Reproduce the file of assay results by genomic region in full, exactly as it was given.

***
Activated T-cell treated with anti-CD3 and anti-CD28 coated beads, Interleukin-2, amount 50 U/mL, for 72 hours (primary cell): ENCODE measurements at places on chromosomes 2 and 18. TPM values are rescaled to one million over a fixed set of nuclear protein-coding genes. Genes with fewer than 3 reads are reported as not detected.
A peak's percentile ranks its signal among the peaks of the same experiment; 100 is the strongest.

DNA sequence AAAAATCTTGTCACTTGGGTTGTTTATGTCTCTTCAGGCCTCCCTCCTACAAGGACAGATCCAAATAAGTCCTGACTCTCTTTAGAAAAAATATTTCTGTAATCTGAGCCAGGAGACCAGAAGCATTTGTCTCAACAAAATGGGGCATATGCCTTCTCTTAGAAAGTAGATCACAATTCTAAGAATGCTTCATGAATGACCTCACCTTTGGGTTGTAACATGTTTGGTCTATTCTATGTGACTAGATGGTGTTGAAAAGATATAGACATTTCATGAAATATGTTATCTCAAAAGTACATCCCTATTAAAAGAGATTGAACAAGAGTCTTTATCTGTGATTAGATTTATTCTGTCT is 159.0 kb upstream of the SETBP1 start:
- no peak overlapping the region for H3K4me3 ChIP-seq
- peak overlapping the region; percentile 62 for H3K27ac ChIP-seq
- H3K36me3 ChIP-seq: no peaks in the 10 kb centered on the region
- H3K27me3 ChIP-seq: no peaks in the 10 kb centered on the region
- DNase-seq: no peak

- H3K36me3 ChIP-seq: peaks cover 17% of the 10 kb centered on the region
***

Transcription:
Activated T-cell treated with anti-CD3 and anti-CD28 coated beads, Interleukin-2, amount 50 U/mL, for 72 hours (primary cell): ENCODE measurements at places on chromosomes 2 and 18. TPM values are rescaled to one million over a fixed set of nuclear protein-coding genes. Genes with fewer than 3 reads are reported as not detected.
A peak's percentile ranks its signal among the peaks of the same experiment; 100 is the strongest.

DNA sequence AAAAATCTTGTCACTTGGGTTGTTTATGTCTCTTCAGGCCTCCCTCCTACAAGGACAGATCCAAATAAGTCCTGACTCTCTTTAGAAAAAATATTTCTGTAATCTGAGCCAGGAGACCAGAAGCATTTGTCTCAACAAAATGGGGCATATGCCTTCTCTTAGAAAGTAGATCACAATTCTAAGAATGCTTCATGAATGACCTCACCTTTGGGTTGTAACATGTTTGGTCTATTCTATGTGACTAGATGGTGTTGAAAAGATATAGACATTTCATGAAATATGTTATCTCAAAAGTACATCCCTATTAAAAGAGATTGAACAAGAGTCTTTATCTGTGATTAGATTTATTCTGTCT is 159.0 kb upstream of the SETBP1 start:
- no peak overlapping the region for H3K4me3 ChIP-seq
- peak overlapping the region; percentile 62 for H3K27ac ChIP-seq
- H3K36me3 ChIP-seq: no peaks in the 10 kb centered on the region
- H3K27me3 ChIP-seq: no peaks in the 10 kb centered on the region
- DNase-seq: no peak

- H3K36me3 ChIP-seq: peaks cover 17% of the 10 kb centered on the region